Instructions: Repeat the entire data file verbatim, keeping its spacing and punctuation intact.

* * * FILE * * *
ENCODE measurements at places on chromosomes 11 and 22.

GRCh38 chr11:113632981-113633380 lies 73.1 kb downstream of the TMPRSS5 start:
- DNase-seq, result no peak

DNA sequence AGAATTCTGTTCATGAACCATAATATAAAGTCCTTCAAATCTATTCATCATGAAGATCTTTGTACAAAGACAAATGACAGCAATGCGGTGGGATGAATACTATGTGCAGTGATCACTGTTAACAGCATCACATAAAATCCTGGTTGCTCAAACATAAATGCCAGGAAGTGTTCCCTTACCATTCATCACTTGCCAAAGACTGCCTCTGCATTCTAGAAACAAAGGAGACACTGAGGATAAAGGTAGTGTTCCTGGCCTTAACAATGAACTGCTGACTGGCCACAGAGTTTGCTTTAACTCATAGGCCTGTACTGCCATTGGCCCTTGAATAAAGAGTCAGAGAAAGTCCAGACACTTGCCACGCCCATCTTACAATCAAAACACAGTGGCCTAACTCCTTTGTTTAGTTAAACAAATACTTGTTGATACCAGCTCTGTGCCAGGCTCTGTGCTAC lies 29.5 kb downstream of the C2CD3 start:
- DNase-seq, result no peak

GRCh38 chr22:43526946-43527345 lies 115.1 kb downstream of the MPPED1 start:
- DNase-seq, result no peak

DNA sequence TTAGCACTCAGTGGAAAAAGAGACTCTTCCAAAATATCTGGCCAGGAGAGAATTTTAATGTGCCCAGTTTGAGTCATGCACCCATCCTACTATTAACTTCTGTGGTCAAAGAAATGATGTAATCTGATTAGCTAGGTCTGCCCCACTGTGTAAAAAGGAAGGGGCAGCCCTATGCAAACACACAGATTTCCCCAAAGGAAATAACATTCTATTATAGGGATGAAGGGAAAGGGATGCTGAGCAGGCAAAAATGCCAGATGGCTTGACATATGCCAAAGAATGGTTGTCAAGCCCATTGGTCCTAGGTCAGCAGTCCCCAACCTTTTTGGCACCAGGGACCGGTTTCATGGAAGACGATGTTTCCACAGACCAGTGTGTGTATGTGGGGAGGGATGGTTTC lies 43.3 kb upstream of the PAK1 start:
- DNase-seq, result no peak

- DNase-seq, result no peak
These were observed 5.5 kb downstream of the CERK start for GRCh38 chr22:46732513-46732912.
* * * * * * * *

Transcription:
ENCODE measurements at places on chromosomes 11 and 22.

GRCh38 chr11:113632981-113633380 lies 73.1 kb downstream of the TMPRSS5 start:
- DNase-seq, result no peak

DNA sequence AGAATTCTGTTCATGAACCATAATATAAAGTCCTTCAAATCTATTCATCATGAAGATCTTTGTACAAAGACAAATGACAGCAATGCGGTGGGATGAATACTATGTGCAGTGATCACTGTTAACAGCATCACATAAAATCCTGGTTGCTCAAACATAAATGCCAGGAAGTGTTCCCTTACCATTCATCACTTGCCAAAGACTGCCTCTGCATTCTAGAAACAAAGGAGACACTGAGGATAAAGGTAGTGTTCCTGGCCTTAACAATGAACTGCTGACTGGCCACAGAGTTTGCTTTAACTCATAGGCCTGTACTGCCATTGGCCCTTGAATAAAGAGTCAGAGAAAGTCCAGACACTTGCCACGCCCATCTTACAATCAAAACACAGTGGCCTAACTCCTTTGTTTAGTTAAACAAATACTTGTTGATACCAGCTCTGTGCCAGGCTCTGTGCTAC lies 29.5 kb downstream of the C2CD3 start:
- DNase-seq, result no peak

GRCh38 chr22:43526946-43527345 lies 115.1 kb downstream of the MPPED1 start:
- DNase-seq, result no peak

DNA sequence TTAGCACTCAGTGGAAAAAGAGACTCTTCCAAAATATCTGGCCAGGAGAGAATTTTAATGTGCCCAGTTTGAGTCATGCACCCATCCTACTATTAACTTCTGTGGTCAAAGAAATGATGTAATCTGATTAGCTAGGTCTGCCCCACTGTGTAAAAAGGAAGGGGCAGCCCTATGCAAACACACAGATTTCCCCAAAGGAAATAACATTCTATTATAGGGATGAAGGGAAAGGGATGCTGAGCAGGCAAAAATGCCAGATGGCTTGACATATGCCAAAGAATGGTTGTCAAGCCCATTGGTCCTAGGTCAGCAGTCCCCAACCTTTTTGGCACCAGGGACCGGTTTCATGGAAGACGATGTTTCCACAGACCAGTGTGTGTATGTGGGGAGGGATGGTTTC lies 43.3 kb upstream of the PAK1 start:
- DNase-seq, result no peak

- DNase-seq, result no peak
These were observed 5.5 kb downstream of the CERK start for GRCh38 chr22:46732513-46732912.